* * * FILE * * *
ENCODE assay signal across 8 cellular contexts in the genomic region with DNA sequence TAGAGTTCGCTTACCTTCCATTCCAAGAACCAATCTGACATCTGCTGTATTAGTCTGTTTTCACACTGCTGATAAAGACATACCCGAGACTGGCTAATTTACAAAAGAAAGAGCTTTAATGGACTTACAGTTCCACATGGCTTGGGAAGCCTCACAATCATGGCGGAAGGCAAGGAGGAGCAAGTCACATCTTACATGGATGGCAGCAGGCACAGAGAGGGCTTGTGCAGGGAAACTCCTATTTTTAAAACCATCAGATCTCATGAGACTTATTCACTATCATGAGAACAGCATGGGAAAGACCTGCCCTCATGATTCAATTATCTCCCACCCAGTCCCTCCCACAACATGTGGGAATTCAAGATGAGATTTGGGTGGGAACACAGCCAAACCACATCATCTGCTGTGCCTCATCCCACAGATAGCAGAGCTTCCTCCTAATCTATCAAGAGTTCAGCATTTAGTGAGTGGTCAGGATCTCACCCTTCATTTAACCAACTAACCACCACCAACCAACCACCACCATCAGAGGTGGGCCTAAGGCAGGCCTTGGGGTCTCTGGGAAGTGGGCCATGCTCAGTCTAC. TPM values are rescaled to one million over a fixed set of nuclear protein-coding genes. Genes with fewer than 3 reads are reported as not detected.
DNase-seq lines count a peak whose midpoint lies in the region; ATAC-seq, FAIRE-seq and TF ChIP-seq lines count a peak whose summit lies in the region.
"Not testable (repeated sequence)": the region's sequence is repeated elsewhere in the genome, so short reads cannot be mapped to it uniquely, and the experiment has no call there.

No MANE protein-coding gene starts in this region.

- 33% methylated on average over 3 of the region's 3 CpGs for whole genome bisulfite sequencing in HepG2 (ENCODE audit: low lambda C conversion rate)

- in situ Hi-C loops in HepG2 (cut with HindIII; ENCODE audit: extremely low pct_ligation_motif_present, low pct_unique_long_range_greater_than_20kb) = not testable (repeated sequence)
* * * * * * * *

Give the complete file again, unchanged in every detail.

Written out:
ENCODE assay signal across 8 cellular contexts in the genomic region with DNA sequence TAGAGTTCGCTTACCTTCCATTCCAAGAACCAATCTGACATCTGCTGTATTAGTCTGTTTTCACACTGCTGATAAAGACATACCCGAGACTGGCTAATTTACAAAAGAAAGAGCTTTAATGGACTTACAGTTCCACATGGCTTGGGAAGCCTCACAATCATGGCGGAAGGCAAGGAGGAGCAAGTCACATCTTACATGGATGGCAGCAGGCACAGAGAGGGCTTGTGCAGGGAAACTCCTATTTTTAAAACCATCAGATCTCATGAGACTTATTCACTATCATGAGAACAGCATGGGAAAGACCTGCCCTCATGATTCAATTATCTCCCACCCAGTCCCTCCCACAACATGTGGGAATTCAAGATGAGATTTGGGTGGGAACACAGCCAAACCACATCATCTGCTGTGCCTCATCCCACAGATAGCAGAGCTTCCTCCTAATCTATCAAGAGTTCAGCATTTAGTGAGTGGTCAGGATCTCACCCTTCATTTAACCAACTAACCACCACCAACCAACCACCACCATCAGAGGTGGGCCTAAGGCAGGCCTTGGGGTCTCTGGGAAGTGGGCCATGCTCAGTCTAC. TPM values are rescaled to one million over a fixed set of nuclear protein-coding genes. Genes with fewer than 3 reads are reported as not detected.
DNase-seq lines count a peak whose midpoint lies in the region; ATAC-seq, FAIRE-seq and TF ChIP-seq lines count a peak whose summit lies in the region.
"Not testable (repeated sequence)": the region's sequence is repeated elsewhere in the genome, so short reads cannot be mapped to it uniquely, and the experiment has no call there.

No MANE protein-coding gene starts in this region.

- 33% methylated on average over 3 of the region's 3 CpGs for whole genome bisulfite sequencing in HepG2 (ENCODE audit: low lambda C conversion rate)

- in situ Hi-C loops in HepG2 (cut with HindIII; ENCODE audit: extremely low pct_ligation_motif_present, low pct_unique_long_range_greater_than_20kb) = not testable (repeated sequence)